Medical professionals that are trained how to do a non-invasive prenatal test method will use needles and probes inserted into the mother’s uterus. This process is referred to as an amniocentesis and is typically done between the 14th and 20th week of gestation. A chorionic villus sampling is sometimes performed between the 9.5 and 12.5 week gestation. The results are returned within eight to fourteen days. 

When can you do noninvasive prenatal test?

Non-invasive prenatal testing is a screening tool that allows the doctor to assess any genetic risk of a chromosomal abnormalities in the fetus. Those abnormalities include Down syndrome and others.  Typically, the test is performed at the 9 week stage of pregnancy and is one of the conclusive non-invasive prenatal tests available today. 

How long does it take to get noninvasive prenatal testing results?

A non-invasive prenatal testing is done by a lab technician or nurse taking a simple blood draw from the mother. There is absolutely no risks to the mother or fetus, this isn’t any different than any other blood draws. The blood is sent to a lab where it is analyzed, and the results are returned to the doctor’s office within eight to fourteen days. 

How accurate is the noninvasive prenatal test?

Non-invasive prenatal testing is typically done at the 9 week mark of a pregnancy, no later than 12 weeks. This elective test is done to check for any chromosomal disorders caused by extra or missing X and Y chromosomes. Among the disorders that can be discovered via non-invasive prenatal testing are:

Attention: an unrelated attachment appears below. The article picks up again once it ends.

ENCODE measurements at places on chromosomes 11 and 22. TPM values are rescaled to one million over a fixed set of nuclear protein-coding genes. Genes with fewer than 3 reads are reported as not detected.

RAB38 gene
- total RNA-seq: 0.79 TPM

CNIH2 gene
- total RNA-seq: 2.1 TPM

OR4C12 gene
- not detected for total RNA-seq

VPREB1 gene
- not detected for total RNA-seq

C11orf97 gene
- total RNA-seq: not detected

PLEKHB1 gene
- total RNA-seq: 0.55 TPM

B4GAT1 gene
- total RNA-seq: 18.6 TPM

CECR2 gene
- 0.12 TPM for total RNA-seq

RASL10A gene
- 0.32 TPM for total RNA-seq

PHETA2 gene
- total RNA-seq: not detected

• Down syndrome
  • Edwards syndrome
  • Patau syndrome

The non-invasive prenatal testing is done by looking at small pieces of cell-free DNA, referred to as cfDNA, from the placenta that is present in the expecting mother’s blood.  The cfDNA is created when these cells die and are broke down and release some DNA into the mother’s bloodstream.

This non-invasive prenatal testing is only a screening test, meaning that diagnosis of a genetic condition can be determined with certainty. It is only a way for the doctor to predict if there is a possible genetic condition risk. A non-invasive prenatal testing is also used to determine the unborn child’s sex, sooner than the typical ultrasound will show the gender. 

Can NIPT give false negative?

Noninvasive prenatal testing accuracy is said to be as >99% accurate. Maternal and placental mosaicism can contribute to results of this screening to have a false-positive. There are technical considerations that may lead to an incorrect reading, a reminder that medical professionals involved in non-invasive prenatal testing remind patients that this only a screening and should not be the only testing used to determine any possible outcome. More detailed and intense training should be performed and analyzed.